In November Rishi Sunak announced his spending review. From the moment he started talking about pay it was clear the government wanted to divide and conquer by pitting private sector against public sector. What Rishi and the government fail to consider is that we live in households which have people working both the public and private sectors. Capping pay rises for public sector workers impacts on households overall where there is often a public sector worker and a private sector worker.
The announcement will mean a real term pay cut for millions who work across public services
The announcement will mean a real term pay cut for millions who work across public services which equates to £520 less next year for a nursery nurse, £659 less for a social worker and £510 less a year for a local government admin officer. Although there will be a £250 pay rise per year for anyone earning under £24k it’s no where near good enough to recognise the work that has, and is still being done, during a global health crisis.
It is a huge blow for all those people who through the pandemic have put their lives on the line to care for other people. We need to be clear that all public sector workers are key workers – you can’t deliver safe healthcare without domestics, porters, admin staff, sterile services as examples, it’s the whole team. Workers who have gone above and beyond should be recognised for the sacrifices they have made. It isn’t right that workers who already can’t make ends meet and can’t pay the bills at the end of the month are having to go to foodbanks, people who deliver essential services should be valued and rewarded by the government.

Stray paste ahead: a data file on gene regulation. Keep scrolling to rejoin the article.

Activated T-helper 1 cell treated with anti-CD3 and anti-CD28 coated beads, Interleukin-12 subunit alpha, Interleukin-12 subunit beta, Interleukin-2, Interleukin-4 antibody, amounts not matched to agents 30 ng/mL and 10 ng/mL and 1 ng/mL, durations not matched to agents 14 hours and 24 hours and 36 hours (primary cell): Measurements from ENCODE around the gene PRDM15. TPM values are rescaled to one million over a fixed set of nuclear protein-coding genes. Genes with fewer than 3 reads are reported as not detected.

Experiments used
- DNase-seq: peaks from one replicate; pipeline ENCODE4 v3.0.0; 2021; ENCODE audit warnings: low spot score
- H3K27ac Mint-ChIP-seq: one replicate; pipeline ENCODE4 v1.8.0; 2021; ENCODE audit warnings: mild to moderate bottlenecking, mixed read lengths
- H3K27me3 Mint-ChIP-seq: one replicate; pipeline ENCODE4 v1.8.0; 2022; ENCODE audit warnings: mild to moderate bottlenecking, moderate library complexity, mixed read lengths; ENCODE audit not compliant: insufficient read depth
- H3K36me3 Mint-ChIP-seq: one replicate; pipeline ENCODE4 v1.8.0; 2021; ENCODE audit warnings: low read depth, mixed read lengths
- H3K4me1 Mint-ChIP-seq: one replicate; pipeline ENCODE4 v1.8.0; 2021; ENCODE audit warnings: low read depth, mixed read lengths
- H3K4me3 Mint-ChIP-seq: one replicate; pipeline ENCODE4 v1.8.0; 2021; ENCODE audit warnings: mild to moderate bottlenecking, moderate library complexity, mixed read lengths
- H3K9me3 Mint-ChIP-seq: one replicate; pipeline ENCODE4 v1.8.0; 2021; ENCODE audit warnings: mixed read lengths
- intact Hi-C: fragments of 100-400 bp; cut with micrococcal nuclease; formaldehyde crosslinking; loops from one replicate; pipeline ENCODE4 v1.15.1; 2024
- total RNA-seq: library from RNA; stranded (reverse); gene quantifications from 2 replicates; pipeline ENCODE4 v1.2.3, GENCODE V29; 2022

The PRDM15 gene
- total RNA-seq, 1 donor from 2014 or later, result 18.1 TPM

It isn’t right that workers who already can’t make ends meet and can’t pay the bills at the end of the month are having to go to foodbanks
The government says they are making difficult decisions and there isn’t an alternative. However, nothing was said about what they are going to do about the amount of tax being uncollected through tax dodging. Recent research by Public Services International, commissioned by UNISON, shows that transnational corporations and wealthy individuals avoid paying close to £30bn in taxes a year, which is the equivalent of:
- 72% of the UK health budget;
- the salaries of 840,000 nurses;
- or 25% of the UK education budget.
Key workers in the public sector and the private sector or indeed all workers should be paid a living wage so they can pay their bills and feed their families, it should not and is not about ‘us vs them’. The two sectors work together and trying to divide is a way for the Government to justify their actions. Let’s not forget public sector workers spend the majority of their wages in local shops, restaurants and leisure which is desperately needed right now.